In January 2018, NOAA deemed Tyonek non-releasable as he was nutritionally and socially dependent on other belugas at the time of stranding. As a result, Tyonek lacked both the survival and socialization skills needed to be successful on his own in the wild, as well as being predisposed to a collapsed lung that prevented him from diving to catch fish. Due to these factors, NOAA looked to place him at a permanent care facility, ultimately selecting SeaWorld San Antonio because of its ability to accommodate Tyonek’s medical needs and social development, including allowing him to join a diverse pod of belugas, ranging in age and gender. Also factoring into NOAA’s decision was SeaWorld’s ability to involve Tyonek in scientific study aimed at advancing conservation of wild populations.
"Although the end goal with every rescued animal is an eventual return to its natural environment, the animal’s health and quality of life is always the number one priority," said Kimberly Damon-Randall, Director of the NOAA Fisheries Office of Protected Resources. "While Tyonek could not be released, we are appreciative that the care and study from organisations like SeaWorld enable us to better understand animal behaviors and help preserve wild species, like Cook Inlet belugas, which are one of NOAA Fisheries’ “Species in the Spotlight” given their endangered status.”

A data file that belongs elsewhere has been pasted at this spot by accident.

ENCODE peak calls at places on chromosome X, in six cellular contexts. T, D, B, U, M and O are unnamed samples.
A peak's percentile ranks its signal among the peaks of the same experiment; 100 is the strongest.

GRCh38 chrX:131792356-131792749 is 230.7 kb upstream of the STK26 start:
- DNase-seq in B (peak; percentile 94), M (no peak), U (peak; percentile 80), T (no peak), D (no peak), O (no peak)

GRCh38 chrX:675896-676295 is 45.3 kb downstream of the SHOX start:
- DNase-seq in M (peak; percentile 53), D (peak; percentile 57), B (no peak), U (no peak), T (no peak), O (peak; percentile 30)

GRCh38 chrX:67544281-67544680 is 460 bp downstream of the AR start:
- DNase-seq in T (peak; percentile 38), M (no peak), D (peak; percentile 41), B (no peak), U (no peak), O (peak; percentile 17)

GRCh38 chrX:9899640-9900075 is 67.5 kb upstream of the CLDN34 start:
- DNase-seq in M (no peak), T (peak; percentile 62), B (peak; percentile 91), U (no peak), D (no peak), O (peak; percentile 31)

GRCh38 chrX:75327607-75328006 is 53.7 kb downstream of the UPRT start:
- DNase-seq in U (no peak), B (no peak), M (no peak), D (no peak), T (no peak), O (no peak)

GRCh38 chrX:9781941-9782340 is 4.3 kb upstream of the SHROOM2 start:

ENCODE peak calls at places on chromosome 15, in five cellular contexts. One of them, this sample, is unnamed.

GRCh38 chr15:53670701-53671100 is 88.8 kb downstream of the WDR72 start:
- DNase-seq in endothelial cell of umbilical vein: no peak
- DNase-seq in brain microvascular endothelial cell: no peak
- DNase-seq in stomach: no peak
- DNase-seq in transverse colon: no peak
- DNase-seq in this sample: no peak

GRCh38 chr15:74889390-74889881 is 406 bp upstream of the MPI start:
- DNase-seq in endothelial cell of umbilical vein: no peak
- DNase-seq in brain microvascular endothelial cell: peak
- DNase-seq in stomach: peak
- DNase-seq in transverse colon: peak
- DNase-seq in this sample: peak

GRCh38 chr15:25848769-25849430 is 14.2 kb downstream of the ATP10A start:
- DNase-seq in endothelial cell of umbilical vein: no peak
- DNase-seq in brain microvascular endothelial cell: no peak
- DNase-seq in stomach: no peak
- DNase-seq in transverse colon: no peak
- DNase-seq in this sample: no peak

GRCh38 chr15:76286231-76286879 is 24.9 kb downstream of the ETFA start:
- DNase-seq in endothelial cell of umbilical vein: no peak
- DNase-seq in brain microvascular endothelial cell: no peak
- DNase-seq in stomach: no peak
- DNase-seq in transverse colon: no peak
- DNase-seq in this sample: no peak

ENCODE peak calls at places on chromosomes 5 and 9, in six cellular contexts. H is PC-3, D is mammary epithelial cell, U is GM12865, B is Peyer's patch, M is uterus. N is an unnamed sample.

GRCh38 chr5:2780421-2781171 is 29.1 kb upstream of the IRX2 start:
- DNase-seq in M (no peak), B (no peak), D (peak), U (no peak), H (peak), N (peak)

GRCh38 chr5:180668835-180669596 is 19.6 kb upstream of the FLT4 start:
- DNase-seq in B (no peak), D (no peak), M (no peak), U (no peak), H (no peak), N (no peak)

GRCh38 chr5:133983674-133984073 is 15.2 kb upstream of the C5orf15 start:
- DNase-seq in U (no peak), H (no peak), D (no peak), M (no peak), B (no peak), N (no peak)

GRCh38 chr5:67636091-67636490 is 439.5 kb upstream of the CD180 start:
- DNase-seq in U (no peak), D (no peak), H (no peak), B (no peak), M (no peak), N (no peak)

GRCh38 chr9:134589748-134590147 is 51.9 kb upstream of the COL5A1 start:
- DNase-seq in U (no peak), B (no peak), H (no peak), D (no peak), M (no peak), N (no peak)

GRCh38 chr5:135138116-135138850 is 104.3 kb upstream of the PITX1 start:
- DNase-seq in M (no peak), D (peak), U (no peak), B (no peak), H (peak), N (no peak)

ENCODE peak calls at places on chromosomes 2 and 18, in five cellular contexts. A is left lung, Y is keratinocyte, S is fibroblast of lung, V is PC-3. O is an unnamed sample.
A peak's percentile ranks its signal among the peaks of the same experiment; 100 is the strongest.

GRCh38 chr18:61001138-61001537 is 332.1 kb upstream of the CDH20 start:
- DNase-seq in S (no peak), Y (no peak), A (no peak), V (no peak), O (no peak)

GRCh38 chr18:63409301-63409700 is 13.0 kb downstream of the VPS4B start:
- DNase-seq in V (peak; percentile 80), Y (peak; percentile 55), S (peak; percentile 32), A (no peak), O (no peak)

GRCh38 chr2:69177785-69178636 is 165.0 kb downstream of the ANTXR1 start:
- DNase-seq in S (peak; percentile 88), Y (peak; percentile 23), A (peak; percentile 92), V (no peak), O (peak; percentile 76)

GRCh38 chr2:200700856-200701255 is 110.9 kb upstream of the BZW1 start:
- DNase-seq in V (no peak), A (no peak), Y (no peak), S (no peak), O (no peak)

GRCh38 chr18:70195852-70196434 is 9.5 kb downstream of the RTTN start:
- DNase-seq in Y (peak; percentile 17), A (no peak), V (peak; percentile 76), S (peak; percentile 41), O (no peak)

In the spring of 2018, Tyonek joined his new pod at SeaWorld San Antonio where he has learned how to vocalise, play, and dive for fish, as well as how to participate in husbandry behaviours (behaviours that allow animals to participate voluntarily in their own medical care) like conditioned weights and blood draws. He continues to learn communication skills, including a dialect which helped him integrate with the belugas around him. Belugas are extremely social animals, and the young depend on their pods to learn critical socialisation and survival skills.
Study and Care of Tyonek Helps Scientists Better Understand Wild Beluga Populations
Using a microphone designed for underwater use, SeaWorld researchers recorded Tyonek’s vocalisations, which allowed scientists to monitor and observe his vocal behaviour. These recordings have contributed to research on the vocal development process and behavioral context of the various calls beluga whales make.
Researchers are using Tyonek’s vocal recordings to learn more about the vocal development process of Cook Inlet belugas and how to determine the approximate ages of individual belugas within their pods. The hope is that these recordings will help scientists better understand the species’ population dynamics and reproduction trends.